Cookbook Club: No Place Like Home

Categories: News and previews

Angela Clutton reflects on the latest gathering of the Cookbook Club which this month focused on Rowley Leigh’s No Place Like Home

February’s Borough Market Cookbook Club was a voyage of discovery for almost all the members who came along. The chosen book, Rowley Leigh’s No Place Like Home, was one few were familiar with before delving into it for this. I’d both expected that and was pleased by it. How great that the Cookbook Club can sometimes open people up to books (or even cooks) they didn’t know before.

Another reason for choosing this cookbook is how Rowley puts seasonal produce at the heart of home cooking. It’s a philosophy I share absolutely and chimes with so much of what the Borough Market’s traders are about too.

Here’s a full run-down of dishes the members and I shared at The Cookhouse. All were especially remarkable for how terrific they looked. I hope it gives you a sense of the breadth of recipes in No Place Like Home, and a flavour of the event.

Rowley Leigh Cookbook Club

—Tian of tomatoes and aubergines, a puff-pastry tart with such lovely earthy flavours.
—Shrimp paste, the leftovers of which I was very pleased to take home and enjoy on toast to accompany a drink before dinner.
—Prawn biryani, which its cook recommends cooking longer than the recipe says and had such a deeply spiced aroma to it.
—Cream of fennel soup with tapenade croutons—so good served cold. There’s no stock in this, so it relies on using top-notch ingredients for the flavour.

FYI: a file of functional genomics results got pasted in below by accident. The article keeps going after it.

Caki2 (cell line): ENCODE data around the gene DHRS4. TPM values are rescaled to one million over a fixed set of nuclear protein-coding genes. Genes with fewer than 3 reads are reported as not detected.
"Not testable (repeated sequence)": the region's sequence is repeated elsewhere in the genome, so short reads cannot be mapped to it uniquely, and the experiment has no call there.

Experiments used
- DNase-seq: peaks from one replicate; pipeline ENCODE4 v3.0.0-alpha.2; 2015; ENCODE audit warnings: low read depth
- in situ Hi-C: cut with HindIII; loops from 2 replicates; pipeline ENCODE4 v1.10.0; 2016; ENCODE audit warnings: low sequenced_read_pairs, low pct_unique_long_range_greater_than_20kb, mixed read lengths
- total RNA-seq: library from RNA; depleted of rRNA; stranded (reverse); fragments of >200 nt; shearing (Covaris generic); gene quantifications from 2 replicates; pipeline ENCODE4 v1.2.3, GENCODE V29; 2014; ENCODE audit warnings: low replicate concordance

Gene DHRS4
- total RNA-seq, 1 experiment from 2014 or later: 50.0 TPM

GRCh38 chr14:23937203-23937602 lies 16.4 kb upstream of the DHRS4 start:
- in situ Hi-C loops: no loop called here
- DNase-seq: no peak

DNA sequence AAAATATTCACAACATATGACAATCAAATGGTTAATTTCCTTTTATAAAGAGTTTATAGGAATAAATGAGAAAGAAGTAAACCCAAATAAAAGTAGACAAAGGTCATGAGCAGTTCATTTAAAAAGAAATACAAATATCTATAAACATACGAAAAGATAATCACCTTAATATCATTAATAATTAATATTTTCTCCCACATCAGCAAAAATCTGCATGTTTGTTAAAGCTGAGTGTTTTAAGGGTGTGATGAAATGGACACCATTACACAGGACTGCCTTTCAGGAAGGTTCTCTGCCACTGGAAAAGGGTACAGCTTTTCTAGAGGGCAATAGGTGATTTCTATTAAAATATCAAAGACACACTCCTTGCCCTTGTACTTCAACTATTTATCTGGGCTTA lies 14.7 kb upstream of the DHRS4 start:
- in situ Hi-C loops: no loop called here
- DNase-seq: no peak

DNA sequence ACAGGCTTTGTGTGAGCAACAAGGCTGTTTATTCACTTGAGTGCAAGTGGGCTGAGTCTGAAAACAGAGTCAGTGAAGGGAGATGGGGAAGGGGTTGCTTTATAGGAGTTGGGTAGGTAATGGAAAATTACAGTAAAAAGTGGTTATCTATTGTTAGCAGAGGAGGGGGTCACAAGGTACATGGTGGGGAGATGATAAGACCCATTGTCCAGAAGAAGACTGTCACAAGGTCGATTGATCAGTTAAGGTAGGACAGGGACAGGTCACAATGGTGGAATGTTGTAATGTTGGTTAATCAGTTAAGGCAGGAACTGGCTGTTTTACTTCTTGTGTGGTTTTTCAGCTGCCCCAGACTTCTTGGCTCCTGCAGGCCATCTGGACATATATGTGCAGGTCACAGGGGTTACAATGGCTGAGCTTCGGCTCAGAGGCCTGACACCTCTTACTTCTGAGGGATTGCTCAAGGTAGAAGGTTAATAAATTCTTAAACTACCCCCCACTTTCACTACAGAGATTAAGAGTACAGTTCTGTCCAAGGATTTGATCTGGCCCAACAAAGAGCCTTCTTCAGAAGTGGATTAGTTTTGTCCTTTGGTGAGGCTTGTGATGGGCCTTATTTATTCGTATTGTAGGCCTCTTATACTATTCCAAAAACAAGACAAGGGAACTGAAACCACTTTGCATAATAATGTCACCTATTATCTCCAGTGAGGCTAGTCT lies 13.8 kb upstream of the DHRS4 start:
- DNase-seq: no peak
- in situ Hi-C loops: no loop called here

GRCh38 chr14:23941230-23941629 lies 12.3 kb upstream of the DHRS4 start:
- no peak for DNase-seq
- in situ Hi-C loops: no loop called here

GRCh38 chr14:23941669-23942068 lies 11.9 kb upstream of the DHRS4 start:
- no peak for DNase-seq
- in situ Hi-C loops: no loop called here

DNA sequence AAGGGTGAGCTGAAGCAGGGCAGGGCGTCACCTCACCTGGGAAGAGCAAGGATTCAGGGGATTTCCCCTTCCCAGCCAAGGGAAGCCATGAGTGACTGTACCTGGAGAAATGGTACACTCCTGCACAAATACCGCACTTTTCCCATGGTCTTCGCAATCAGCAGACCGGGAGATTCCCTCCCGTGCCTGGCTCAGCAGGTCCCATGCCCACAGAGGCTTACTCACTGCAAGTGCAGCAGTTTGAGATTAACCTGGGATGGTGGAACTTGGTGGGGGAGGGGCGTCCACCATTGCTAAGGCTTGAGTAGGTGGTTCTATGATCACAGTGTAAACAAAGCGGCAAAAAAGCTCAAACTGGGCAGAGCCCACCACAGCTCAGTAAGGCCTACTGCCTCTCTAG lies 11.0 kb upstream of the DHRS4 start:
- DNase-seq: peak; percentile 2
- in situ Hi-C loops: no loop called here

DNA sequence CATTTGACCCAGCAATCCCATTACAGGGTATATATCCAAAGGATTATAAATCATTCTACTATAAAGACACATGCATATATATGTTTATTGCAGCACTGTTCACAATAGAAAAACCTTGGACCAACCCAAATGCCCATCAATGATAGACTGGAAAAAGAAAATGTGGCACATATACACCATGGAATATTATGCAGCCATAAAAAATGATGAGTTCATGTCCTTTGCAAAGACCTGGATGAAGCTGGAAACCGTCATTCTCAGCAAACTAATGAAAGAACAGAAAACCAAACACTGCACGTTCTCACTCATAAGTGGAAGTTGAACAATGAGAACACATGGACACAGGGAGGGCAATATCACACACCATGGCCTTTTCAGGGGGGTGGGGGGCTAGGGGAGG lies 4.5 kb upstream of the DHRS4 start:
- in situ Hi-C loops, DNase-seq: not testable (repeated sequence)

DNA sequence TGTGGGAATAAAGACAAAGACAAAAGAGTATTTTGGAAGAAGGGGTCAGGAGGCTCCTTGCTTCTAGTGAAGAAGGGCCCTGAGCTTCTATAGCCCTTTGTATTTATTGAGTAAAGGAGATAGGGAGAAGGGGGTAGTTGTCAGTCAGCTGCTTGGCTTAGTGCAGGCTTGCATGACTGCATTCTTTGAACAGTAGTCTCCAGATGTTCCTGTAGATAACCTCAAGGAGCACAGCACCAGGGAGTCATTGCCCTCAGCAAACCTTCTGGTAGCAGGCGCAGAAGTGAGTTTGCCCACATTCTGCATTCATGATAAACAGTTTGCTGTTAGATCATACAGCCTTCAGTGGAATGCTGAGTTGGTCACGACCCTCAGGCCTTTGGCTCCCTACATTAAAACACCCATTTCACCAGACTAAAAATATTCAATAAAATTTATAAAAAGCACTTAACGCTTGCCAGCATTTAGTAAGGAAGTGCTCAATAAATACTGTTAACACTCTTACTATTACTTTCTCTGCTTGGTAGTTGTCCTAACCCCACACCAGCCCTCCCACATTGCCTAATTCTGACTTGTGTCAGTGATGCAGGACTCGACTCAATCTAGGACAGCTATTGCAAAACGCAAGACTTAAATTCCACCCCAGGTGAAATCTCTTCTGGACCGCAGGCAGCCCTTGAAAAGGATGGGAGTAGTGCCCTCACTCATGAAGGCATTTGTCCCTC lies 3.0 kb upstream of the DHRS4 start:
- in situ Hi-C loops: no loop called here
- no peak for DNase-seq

—Breast of veal with pork, spinach and garlic stuffing, a work of absolute beauty whose cook recommended bringing the cooking time down.
—Piedmontese peppers, which provided the flavours and colours of a really good Mediterranean holiday.
—Potato and cep cake, whose top slices were crispy in a way that so often makes for the best of potato dishes.

(By now things were getting a bit steamy up in The Cookhouse. We opened the windows and the sounds of the buzzy Saturday afternoon market drifted through…)

—Cabbage cake with mozzarella and dried ceps, which made cooked cabbage look as good as cabbages fresh out of the ground.
—Venison stew with baby onions, chestnuts and chocolate, whose cook’s extensive endeavours were well-rewarded with tender meat packed with flavour.
—Imam bayildi and spiced spinach, which proved that kale is a great substitute for spinach.
—Red onions with sage and lemon, fabulously vibrant in colour and flavour. A useful year-round side dish, from picnics to Christmas hams.
—Griddled scallops with pea puree and mint vinaigrette is Rowley’s ‘signature dish’ and disappeared in seconds from me putting the plate down.
—Purple sprouting broccoli with anchovies and olive oil, which gave me an excuse to buy the most gorgeous salted anchovies from Gastronomica and keep gushing about them.

Cabbage cake

(You have to admire the collective Cookbook Club stamina as we moved onto desserts…)

—Rhubarb fool, a beautiful and much-needed palate refresher.  Its cook told us about her love for her parents’ forced rhubarb crop and distress at them uprooting it!
—Tarte tatin, which tested my nerve when turning it out in front of everyone. I really didn’t want to ruin at the very end what someone had worked so hard on. Happily, all was well on the turning-out (and tucking-in).
—Lemon tart, which cut as we’d all dream a tart we’ve made would.
—Biscotti, made more interesting with fennel seeds, and which Rowley also suggests breaking up into vin santo ice-cream. I like the sound of that very much.

If you feel inspired to pick up the book and give some of these a go too, please write to me at the Cookbook Club email address and let me know what you think.

Forthcoming dates
11th March: Moro: The Cookbook by Samantha Clark & Samuel Clark
23rd May: The A to Z of Eating: A Flavour Map for the Adventurous Cook by Felicity Cloake
27th June: Kitchen Diaries: Volumes I to III by Nigel Slater